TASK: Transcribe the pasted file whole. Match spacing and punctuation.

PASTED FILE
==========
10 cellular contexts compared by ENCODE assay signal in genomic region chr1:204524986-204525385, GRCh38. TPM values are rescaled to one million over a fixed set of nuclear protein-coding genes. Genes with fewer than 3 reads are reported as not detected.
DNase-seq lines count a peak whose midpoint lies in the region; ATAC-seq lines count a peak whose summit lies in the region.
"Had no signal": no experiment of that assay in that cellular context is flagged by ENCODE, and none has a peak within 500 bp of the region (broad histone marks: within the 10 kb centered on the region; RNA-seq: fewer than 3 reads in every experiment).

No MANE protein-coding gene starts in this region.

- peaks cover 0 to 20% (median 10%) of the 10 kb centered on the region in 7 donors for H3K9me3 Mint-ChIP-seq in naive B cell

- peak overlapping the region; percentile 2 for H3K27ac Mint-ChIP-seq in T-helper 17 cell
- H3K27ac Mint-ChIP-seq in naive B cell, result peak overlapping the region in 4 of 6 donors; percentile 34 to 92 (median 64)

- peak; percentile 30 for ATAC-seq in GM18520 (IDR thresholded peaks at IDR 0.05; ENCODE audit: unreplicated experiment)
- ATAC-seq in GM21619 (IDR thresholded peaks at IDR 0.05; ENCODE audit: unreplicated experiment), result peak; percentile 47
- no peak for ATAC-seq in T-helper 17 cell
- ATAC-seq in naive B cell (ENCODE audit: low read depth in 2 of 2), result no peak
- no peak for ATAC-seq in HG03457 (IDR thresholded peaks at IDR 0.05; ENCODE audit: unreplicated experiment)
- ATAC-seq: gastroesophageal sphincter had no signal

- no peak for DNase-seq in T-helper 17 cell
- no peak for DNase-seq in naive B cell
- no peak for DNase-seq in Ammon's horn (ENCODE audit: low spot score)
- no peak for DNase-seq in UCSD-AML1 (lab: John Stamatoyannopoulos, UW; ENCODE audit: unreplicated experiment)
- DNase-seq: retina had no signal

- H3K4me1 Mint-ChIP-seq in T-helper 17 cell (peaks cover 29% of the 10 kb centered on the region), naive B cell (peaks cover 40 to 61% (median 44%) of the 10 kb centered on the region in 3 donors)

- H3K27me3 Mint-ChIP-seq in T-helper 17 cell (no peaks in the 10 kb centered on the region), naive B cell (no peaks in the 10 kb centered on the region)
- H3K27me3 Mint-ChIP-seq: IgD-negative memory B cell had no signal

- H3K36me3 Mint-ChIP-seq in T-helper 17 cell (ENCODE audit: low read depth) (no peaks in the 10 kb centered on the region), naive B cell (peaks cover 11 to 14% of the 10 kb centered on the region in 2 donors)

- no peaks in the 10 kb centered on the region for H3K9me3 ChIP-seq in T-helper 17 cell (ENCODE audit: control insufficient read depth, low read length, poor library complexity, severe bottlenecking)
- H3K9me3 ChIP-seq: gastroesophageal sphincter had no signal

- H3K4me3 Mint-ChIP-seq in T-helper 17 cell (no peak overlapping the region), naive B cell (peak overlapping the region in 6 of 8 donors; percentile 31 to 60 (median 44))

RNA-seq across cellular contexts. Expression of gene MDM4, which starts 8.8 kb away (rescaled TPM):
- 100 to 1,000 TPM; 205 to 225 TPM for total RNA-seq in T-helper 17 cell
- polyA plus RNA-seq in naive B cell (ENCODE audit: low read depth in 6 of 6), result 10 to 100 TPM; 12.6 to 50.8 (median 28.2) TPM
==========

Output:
10 cellular contexts compared by ENCODE assay signal in genomic region chr1:204524986-204525385, GRCh38. TPM values are rescaled to one million over a fixed set of nuclear protein-coding genes. Genes with fewer than 3 reads are reported as not detected.
DNase-seq lines count a peak whose midpoint lies in the region; ATAC-seq lines count a peak whose summit lies in the region.
"Had no signal": no experiment of that assay in that cellular context is flagged by ENCODE, and none has a peak within 500 bp of the region (broad histone marks: within the 10 kb centered on the region; RNA-seq: fewer than 3 reads in every experiment).

No MANE protein-coding gene starts in this region.

- peaks cover 0 to 20% (median 10%) of the 10 kb centered on the region in 7 donors for H3K9me3 Mint-ChIP-seq in naive B cell

- peak overlapping the region; percentile 2 for H3K27ac Mint-ChIP-seq in T-helper 17 cell
- H3K27ac Mint-ChIP-seq in naive B cell, result peak overlapping the region in 4 of 6 donors; percentile 34 to 92 (median 64)

- peak; percentile 30 for ATAC-seq in GM18520 (IDR thresholded peaks at IDR 0.05; ENCODE audit: unreplicated experiment)
- ATAC-seq in GM21619 (IDR thresholded peaks at IDR 0.05; ENCODE audit: unreplicated experiment), result peak; percentile 47
- no peak for ATAC-seq in T-helper 17 cell
- ATAC-seq in naive B cell (ENCODE audit: low read depth in 2 of 2), result no peak
- no peak for ATAC-seq in HG03457 (IDR thresholded peaks at IDR 0.05; ENCODE audit: unreplicated experiment)
- ATAC-seq: gastroesophageal sphincter had no signal

- no peak for DNase-seq in T-helper 17 cell
- no peak for DNase-seq in naive B cell
- no peak for DNase-seq in Ammon's horn (ENCODE audit: low spot score)
- no peak for DNase-seq in UCSD-AML1 (lab: John Stamatoyannopoulos, UW; ENCODE audit: unreplicated experiment)
- DNase-seq: retina had no signal

- H3K4me1 Mint-ChIP-seq in T-helper 17 cell (peaks cover 29% of the 10 kb centered on the region), naive B cell (peaks cover 40 to 61% (median 44%) of the 10 kb centered on the region in 3 donors)

- H3K27me3 Mint-ChIP-seq in T-helper 17 cell (no peaks in the 10 kb centered on the region), naive B cell (no peaks in the 10 kb centered on the region)
- H3K27me3 Mint-ChIP-seq: IgD-negative memory B cell had no signal

- H3K36me3 Mint-ChIP-seq in T-helper 17 cell (ENCODE audit: low read depth) (no peaks in the 10 kb centered on the region), naive B cell (peaks cover 11 to 14% of the 10 kb centered on the region in 2 donors)

- no peaks in the 10 kb centered on the region for H3K9me3 ChIP-seq in T-helper 17 cell (ENCODE audit: control insufficient read depth, low read length, poor library complexity, severe bottlenecking)
- H3K9me3 ChIP-seq: gastroesophageal sphincter had no signal

- H3K4me3 Mint-ChIP-seq in T-helper 17 cell (no peak overlapping the region), naive B cell (peak overlapping the region in 6 of 8 donors; percentile 31 to 60 (median 44))

RNA-seq across cellular contexts. Expression of gene MDM4, which starts 8.8 kb away (rescaled TPM):
- 100 to 1,000 TPM; 205 to 225 TPM for total RNA-seq in T-helper 17 cell
- polyA plus RNA-seq in naive B cell (ENCODE audit: low read depth in 6 of 6), result 10 to 100 TPM; 12.6 to 50.8 (median 28.2) TPM